5. The National Weather Service office will make every attempt to keep NCARA Net Controllers notified of upcoming severe weather, but there may be times when workload and loss of communications due to unforeseen severe weather prevents the NWS from communicating with NCARA SKYWARN. Therefore, it is important for NCARA SKYWARN to monitor the weather when severe weather
threatens in case operators in San Angelo can't get through to Abilene.
6. A WATCH means that conditions are right for the formation of severe weather. When a watch is issued by the National Weather Service, storm spotters should monitor the appropriate radio frequency in anticipation of a net activation.
7. A WARNING means that severe weather has been sighted and the appropriate action should be taken; i.e. activation of a Skywarn net. It may be necessary to activate a net prior to a warning as deemed necessary by the NWS personnel. When a warning is issued, a representative of Incident Command will contact the NWS office in San Angelo and obtain a quick update on weather conditions. This information will be immediately communicated on the primary Ham Radio frequency and BCFF frequency.
8. The NCARA Skywarn Desk will make a reasonable effort to support the communities around Abilene, even if there is no threat to the City of Sweetwater. The National Weather Service in San Angelo will also make a reasonable effort to support the Sweetwater area, even if there is no severe weather threat to San Angelo.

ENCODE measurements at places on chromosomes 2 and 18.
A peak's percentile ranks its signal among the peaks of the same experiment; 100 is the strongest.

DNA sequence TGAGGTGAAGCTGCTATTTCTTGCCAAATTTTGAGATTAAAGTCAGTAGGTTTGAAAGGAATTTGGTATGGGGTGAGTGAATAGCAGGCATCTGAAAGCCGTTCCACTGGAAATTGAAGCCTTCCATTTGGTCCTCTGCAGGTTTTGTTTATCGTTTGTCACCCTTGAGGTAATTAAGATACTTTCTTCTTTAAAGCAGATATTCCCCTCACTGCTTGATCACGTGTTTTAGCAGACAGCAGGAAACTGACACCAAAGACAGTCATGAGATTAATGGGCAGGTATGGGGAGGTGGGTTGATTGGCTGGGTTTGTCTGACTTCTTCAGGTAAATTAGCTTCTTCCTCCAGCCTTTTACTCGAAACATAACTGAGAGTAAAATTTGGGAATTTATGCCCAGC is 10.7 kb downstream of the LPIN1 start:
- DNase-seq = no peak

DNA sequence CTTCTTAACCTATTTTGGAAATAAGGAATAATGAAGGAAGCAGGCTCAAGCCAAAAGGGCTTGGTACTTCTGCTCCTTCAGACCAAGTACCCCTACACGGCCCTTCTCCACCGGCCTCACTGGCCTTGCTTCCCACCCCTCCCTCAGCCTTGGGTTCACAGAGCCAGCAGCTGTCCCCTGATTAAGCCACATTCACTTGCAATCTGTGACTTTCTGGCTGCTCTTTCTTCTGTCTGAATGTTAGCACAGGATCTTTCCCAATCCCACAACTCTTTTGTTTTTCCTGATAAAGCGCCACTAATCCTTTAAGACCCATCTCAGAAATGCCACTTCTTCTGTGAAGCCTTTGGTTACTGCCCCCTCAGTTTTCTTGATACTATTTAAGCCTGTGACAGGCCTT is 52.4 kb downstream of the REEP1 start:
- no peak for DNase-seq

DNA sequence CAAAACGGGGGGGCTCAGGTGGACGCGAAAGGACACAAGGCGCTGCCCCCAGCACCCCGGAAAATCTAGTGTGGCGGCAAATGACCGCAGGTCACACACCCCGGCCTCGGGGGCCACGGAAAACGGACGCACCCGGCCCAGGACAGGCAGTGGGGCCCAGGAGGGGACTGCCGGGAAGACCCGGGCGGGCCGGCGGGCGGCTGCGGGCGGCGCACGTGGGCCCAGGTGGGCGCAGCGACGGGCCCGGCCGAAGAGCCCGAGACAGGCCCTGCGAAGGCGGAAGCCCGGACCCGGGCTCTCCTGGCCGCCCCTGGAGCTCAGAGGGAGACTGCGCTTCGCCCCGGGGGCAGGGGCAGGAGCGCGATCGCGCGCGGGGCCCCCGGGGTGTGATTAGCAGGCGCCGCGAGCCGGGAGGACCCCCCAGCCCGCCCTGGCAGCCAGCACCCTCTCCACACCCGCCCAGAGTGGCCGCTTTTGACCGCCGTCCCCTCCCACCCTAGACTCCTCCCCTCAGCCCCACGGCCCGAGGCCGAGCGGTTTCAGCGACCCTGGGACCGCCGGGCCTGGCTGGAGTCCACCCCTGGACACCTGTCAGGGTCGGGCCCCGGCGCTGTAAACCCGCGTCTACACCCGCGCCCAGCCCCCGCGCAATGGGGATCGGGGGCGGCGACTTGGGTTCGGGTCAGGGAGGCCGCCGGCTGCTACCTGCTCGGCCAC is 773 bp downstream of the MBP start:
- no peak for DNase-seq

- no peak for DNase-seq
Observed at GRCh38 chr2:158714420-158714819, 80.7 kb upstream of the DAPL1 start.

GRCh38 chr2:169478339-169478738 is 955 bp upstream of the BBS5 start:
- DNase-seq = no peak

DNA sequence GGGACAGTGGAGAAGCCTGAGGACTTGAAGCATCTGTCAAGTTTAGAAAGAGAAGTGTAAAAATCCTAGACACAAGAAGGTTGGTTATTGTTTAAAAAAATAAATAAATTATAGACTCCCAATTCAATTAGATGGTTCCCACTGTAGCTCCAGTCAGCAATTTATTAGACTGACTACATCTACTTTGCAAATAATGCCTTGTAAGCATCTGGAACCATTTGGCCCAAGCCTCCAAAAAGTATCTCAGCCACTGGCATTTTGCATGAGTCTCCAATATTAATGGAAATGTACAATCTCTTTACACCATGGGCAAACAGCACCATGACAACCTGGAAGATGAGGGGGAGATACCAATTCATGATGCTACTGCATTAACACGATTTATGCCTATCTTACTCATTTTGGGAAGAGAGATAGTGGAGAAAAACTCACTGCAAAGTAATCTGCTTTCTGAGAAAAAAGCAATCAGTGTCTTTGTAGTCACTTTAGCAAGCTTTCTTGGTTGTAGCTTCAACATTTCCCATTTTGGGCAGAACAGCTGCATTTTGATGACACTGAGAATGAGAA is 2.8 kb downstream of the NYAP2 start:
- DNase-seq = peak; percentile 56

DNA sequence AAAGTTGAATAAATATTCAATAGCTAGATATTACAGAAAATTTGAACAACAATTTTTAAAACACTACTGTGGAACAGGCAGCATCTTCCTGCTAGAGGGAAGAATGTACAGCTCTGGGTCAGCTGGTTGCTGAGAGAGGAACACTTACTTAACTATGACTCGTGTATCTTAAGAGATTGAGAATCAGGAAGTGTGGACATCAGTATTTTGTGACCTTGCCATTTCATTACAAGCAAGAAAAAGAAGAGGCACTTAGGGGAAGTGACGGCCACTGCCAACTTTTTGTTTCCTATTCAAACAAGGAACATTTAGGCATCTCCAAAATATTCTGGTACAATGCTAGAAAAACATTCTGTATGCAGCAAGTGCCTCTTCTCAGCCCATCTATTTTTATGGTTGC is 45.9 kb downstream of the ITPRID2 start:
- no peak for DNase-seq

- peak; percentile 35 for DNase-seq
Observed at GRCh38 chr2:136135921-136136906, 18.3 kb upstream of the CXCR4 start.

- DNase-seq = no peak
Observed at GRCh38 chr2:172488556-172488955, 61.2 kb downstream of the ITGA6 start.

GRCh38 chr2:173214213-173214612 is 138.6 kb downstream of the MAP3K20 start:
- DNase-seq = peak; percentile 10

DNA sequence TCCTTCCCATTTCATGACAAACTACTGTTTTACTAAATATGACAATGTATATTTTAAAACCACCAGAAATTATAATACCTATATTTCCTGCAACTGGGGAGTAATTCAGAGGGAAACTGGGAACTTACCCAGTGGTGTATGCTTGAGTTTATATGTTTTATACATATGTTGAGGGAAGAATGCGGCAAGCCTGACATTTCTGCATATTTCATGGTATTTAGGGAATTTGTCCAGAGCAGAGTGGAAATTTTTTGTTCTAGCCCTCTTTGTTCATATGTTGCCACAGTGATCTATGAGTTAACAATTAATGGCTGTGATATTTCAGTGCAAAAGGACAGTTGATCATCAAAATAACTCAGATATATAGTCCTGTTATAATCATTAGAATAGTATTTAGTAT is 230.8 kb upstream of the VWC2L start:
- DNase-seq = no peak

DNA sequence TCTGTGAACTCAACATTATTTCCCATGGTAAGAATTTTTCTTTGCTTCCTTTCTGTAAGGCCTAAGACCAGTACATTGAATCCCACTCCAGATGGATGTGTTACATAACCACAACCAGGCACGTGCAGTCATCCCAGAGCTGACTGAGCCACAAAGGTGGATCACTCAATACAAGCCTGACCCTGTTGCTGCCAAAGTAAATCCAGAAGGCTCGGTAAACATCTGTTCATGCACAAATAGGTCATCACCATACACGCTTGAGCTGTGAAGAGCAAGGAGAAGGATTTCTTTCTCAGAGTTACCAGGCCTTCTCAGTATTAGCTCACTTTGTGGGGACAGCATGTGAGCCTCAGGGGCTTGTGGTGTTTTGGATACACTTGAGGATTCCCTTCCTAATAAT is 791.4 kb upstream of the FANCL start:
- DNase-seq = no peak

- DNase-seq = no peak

9. Unless otherwise noted, weather reports will be taken in order of severity. If no severe weather has been sighted, casual contacts and reports can be made via 2-way radio channels. Once severe weather is sighted, NO CASUAL CONTACTS should be made. Only severe weather reports that are equal to or greater than the most current report should be made. In other words, if ¾ inch hail has been reported, pea size hail is insignificant and should not be reported. If a tornado or funnel cloud has been reported, heavy rain, and ¾ inch hail is insignificant and should not be reported unless requested by the Incident Command station.
 

Priority ONE is the spotting of:
A Tornado – A violent rotating column of air and moisture hanging from the cloud base and is in contact with the ground. The first sign may be a funnel at the cloud base. Your first clue may be debris or dust at the ground level, without actually seeing a rotating funnel. Be alert to events at ground level. A loud roar is frequently associated with a tornado. If you spot a tornado, always be alert for formation of others in the area.
A Funnel Cloud – Same as a tornado, except is not in contact with the ground.
A Wall Cloud – An isolated lowering of the cloud base. Watch this over a period of time. Persistence is very important. A wall cloud might have rotation.
A Flash Flood – Flooding that rises and falls rapidly with no advance warning.
 

 Secondary Reports:
Hail – report larger than ¼ inch
High Wind
Heavy Rain
A storm is considered severe if the hail size is ¾ inch or greater.